However, change is creeping over the political horizon. An increasing number of farmers concede that local, regional or state pressure might be the only way to preserve groundwater. This summer, the state will issue a draft plan to manage groundwater. Because it supports local management with state oversight, experts say it may succeed where previous plans have failed.
Possible groundwater management tools could include monitoring, reporting and setting a price on water withdrawals, and even restrictions on pumping.
Sixth-generation Los Banos farmer Cannon Michael, whose great-grandfather Henry Miller was California's largest cattle rancher in the late 19th century, is no fan of regulation. But he is angered by the overpumping, and sinking land, that is damaging the irrigation pipes that deliver water to his farm.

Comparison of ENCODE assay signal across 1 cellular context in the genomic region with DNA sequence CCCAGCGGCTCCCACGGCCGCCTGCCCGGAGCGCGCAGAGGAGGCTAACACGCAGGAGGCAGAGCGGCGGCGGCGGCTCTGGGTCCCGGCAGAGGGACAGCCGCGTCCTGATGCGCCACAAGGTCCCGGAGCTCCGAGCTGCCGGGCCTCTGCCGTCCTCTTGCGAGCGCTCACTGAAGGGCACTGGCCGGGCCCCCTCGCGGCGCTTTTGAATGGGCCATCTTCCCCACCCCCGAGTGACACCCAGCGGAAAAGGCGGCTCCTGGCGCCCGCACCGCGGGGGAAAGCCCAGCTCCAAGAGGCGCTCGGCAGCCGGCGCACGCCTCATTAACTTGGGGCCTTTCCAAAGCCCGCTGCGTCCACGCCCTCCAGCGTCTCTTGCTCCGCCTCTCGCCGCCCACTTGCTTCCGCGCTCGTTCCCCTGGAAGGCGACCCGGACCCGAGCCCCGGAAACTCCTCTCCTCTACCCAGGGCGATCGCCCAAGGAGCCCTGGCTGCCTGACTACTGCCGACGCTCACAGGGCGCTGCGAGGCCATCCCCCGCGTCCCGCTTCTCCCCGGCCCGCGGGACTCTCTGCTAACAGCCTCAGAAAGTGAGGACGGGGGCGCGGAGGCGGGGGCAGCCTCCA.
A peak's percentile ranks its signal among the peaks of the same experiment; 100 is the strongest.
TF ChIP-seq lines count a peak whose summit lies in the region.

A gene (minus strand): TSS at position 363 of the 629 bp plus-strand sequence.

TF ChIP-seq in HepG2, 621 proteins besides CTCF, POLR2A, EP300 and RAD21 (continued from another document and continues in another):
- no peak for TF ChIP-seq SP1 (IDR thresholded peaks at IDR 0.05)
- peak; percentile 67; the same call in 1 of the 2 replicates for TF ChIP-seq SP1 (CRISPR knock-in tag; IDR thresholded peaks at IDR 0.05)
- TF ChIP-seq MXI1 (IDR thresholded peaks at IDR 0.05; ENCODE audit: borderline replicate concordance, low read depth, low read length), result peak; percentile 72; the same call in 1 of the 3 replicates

"We need reasonable use of a shared resource," he said. "It affects other folks, creating long-term impact."
This year's drought won't be the last one, or even the worst, scientists say. Climate change is expected to further stress the state's naturally dry environment. Snowmelt runoff will decrease. Reservoir levels will fall as heat evaporates more water. Heat-stressed crops and population growth will build even more demand.
During future droughts, experts fear, groundwater may not be there to patch us through.
In the Pixley wheat field, Arthur's newly deepened $200,000 well is spurting gallons of fresh water -- a sign that there will be a harvest this year. But how long before a deeper well is needed?
"The one thing I can't determine is how much water it is going to produce," Arthur said.
"We were a desert before. We could be a desert again."
Contact Lisa M. Krieger at 650-492-4098.